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Thermochronological record of Middle–Late Jurassic magmatic reheating to Eocene rift-related rapid cooling in the SE South China Block

Published on Jun 1, 2017in Gondwana Research6.478
· DOI :10.1016/j.gr.2017.03.003
Ni Tao2
Estimated H-index: 2
(Chang'an University),
Zheng-Xiang Li74
Estimated H-index: 74
(Curtin University)
+ 7 AuthorsLi-Ping Liu2
Estimated H-index: 2
(SDUT: Shandong University of Technology)
Sources
Abstract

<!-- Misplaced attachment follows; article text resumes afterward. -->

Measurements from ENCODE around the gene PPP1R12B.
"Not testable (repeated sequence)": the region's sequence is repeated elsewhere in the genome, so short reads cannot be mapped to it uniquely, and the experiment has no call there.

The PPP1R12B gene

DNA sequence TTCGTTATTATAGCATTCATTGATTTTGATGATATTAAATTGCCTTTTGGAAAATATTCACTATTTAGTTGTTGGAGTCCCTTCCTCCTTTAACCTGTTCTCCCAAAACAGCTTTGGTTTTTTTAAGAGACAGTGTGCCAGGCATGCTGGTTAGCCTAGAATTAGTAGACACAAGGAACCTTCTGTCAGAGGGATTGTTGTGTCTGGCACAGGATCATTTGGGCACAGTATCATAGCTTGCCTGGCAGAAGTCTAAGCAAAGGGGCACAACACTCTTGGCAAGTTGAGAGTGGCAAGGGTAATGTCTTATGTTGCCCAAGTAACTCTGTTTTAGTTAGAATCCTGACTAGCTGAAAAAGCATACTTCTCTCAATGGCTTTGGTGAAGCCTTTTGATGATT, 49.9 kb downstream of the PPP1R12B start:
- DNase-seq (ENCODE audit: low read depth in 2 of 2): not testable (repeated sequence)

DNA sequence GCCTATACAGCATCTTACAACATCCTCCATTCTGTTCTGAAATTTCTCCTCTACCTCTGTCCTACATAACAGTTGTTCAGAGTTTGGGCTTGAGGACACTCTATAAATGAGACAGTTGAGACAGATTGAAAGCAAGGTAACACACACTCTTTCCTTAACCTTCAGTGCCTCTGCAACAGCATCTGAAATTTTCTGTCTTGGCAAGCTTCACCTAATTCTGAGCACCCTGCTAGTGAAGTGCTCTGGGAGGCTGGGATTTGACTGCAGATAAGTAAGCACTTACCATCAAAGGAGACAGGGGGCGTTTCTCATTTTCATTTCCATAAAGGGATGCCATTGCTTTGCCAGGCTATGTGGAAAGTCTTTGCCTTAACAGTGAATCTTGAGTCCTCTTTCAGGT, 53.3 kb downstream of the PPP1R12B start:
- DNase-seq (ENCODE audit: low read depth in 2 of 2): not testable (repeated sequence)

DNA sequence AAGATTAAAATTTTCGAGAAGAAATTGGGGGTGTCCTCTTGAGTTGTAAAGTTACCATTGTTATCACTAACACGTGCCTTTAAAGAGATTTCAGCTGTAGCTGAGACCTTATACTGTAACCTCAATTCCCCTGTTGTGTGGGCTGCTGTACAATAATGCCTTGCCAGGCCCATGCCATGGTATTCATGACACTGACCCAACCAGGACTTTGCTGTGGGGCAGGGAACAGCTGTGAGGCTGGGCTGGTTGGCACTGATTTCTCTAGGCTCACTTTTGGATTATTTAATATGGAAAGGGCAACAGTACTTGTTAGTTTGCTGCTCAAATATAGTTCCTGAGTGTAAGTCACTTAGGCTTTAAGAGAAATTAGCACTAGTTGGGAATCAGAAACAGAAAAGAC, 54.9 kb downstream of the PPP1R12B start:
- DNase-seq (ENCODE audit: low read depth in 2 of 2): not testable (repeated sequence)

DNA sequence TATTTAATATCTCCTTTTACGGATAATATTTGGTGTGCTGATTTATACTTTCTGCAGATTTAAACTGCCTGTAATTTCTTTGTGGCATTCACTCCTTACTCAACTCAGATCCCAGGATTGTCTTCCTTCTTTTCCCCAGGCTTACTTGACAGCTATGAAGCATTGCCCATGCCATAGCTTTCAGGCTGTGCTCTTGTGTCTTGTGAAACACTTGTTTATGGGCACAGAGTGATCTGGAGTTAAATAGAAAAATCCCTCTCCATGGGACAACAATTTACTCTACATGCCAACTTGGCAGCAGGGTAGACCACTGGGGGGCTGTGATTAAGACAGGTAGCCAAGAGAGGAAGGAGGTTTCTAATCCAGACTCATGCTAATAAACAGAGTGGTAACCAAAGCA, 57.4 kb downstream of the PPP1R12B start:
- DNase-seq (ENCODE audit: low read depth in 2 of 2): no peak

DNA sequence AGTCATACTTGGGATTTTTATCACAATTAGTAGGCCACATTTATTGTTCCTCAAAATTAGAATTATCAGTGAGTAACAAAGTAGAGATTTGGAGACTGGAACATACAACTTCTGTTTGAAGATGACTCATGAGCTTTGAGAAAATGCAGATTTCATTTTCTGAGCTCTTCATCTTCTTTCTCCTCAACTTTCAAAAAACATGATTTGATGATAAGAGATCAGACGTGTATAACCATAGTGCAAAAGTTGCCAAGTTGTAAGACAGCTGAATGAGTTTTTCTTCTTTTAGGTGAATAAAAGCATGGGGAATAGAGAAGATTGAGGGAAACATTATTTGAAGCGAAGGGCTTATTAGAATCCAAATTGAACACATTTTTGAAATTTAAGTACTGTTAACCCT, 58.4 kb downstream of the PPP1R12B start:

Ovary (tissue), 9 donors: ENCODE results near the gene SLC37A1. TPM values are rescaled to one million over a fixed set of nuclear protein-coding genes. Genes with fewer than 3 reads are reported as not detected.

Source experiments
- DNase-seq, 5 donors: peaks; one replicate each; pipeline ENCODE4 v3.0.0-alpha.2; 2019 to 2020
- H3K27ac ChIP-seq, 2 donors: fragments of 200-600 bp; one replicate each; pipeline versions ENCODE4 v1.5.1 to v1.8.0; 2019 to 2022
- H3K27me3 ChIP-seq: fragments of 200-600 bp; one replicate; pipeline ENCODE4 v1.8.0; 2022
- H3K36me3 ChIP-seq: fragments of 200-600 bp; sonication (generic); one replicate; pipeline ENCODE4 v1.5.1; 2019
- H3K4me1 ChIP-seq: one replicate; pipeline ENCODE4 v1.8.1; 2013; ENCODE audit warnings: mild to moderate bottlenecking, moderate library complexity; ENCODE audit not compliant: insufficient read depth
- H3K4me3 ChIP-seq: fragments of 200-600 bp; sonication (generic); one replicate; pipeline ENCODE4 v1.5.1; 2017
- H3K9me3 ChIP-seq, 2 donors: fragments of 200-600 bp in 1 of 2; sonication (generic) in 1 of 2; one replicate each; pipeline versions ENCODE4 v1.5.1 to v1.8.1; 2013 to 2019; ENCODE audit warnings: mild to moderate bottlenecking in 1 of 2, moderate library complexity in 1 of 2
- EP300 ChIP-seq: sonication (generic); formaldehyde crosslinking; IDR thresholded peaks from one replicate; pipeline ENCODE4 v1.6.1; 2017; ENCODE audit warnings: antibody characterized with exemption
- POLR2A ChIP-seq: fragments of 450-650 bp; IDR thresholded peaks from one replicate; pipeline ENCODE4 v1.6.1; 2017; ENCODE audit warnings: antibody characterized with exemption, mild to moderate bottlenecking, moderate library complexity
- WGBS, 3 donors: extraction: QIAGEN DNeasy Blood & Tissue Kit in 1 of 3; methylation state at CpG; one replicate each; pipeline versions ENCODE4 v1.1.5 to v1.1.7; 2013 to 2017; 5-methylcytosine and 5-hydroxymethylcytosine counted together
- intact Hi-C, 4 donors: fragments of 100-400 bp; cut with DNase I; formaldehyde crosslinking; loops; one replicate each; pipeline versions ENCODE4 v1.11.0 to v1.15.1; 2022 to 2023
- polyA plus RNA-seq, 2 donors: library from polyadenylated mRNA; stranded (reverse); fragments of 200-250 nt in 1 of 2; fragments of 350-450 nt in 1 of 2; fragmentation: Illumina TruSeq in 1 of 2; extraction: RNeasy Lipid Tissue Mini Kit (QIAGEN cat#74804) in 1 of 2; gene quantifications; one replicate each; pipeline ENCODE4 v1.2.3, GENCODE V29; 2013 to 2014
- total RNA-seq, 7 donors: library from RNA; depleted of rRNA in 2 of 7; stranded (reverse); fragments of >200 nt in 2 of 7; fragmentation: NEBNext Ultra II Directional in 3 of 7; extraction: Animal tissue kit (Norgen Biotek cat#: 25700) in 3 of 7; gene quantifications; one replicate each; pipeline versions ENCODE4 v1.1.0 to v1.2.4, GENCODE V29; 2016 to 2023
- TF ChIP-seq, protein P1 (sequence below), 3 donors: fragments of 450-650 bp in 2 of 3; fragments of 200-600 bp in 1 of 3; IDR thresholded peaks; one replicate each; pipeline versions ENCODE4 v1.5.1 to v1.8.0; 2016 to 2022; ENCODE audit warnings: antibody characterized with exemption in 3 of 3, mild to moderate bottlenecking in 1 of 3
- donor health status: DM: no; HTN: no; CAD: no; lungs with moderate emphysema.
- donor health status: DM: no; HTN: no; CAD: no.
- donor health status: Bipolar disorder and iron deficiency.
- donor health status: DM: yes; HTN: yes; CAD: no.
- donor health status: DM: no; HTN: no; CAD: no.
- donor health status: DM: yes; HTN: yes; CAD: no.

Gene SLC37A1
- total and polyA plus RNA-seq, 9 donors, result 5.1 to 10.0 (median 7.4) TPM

Abstract We investigate the Mesozoic–Cenozoic thermal history of the Daxi region (central SE South China Block) to evaluate the influence of the subduction of the Paleo-Pacific oceanic plate beneath the SE South China Block along the block's southeast margin on the tectonothermal evolution of the upper plate. We apply a multi-chronological approach that includes U-Pb geochronology on zircon, 40Ar/39Ar dating on muscovite and biotite from granitic rocks as well as fission-track and (U-Th-Sm)/He analyses on zircon and apatite from granitic and sedimentary rocks. The Heping granite, located in the Daxi region, has a magmatic age of ca. 441 Ma. The biotite 40Ar/39Ar ages of ca. 193 Ma for the Early Jurassic Shibei granite and ca. 160 Ma for the Late Jurassic Fogang granite, respectively, reflect magmatic cooling. The Triassic Longyuanba granite yielded a muscovite 40Ar/39Ar age of ca. 167 Ma, recording heating to ≥ 350 °C induced by nearby intrusion of Middle Jurassic granites. Zircon fission-track and (U-Th-Sm)/He ages from Lower Carboniferous–Lower Jurassic sandstones (140–70 Ma) record continuous cooling during the Cretaceous that followed extensive Middle–Late Jurassic magmatism in the Daxi region. Cretaceous cooling is related to exhumation in an extensional tectonic setting, consistent with lithospheric rebound due to foundering and rollback of the subducted Paleo-Pacific oceanic plate. Apatite fission-track (53–42 Ma) and (U-Th-Sm)/He ages (43–36 Ma), and thermal modelling document rapid cooling in the Paleocene–Eocene, which temporally coincides with continental rifting in the SE South China Block in the leadup to the opening of the South China Sea.
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